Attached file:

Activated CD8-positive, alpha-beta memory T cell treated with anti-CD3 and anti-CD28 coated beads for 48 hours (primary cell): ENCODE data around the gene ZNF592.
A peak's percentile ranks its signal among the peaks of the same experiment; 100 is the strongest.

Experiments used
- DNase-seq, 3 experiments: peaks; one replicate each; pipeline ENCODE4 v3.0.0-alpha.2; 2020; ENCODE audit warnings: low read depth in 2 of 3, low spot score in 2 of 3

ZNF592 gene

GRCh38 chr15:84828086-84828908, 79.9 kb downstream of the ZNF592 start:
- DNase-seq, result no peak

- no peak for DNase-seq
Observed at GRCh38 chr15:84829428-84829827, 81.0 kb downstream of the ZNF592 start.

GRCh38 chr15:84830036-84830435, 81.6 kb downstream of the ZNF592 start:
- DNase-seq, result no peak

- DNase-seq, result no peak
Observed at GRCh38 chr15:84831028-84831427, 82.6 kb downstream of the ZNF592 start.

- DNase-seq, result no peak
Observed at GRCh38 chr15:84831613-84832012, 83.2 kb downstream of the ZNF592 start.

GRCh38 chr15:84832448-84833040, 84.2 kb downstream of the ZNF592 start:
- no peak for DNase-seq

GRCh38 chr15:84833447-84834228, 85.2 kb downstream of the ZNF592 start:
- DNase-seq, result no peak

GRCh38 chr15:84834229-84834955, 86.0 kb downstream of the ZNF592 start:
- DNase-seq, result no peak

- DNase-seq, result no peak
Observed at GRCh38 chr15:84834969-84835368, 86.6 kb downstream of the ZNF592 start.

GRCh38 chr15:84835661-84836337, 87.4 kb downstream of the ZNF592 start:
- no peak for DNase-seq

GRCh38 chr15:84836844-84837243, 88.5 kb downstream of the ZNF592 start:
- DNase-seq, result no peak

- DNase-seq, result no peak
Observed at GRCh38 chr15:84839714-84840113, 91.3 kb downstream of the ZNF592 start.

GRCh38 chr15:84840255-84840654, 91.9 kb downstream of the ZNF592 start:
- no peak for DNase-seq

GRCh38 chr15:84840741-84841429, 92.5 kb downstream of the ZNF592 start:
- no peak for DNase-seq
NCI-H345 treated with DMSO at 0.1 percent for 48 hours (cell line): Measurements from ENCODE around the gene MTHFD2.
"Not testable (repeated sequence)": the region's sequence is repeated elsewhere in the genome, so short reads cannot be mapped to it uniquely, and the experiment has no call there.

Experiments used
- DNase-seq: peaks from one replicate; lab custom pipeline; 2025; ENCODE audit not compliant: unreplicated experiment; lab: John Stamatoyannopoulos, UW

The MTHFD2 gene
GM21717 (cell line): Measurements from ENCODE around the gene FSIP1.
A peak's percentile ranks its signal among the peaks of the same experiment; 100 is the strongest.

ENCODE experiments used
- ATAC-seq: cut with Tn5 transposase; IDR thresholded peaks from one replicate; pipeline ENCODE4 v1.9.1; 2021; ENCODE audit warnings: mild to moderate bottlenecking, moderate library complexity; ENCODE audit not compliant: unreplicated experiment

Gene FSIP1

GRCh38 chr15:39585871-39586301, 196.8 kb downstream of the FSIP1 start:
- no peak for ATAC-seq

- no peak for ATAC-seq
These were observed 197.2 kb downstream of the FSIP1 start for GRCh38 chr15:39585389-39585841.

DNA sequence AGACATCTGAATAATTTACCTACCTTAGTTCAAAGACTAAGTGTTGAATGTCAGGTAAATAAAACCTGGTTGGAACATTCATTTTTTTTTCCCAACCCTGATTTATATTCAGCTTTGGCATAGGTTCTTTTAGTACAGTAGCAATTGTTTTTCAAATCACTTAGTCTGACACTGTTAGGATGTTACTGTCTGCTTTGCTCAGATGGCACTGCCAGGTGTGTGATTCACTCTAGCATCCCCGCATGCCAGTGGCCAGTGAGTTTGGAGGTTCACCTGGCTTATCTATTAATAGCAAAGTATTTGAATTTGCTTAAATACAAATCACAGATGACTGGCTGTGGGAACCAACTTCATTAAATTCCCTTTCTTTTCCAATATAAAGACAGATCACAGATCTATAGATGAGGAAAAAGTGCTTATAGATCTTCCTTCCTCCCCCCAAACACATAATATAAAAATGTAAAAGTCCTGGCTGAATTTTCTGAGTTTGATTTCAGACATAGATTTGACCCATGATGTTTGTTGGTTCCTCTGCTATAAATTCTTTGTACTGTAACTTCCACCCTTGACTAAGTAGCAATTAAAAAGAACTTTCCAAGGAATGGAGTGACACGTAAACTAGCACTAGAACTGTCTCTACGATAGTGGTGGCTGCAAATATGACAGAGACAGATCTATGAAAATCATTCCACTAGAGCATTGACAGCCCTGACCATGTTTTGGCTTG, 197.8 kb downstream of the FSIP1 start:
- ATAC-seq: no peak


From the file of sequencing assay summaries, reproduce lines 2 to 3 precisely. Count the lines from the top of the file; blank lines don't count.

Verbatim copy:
A peak's percentile ranks its signal among the peaks of the same experiment; 100 is the strongest.

Experiments used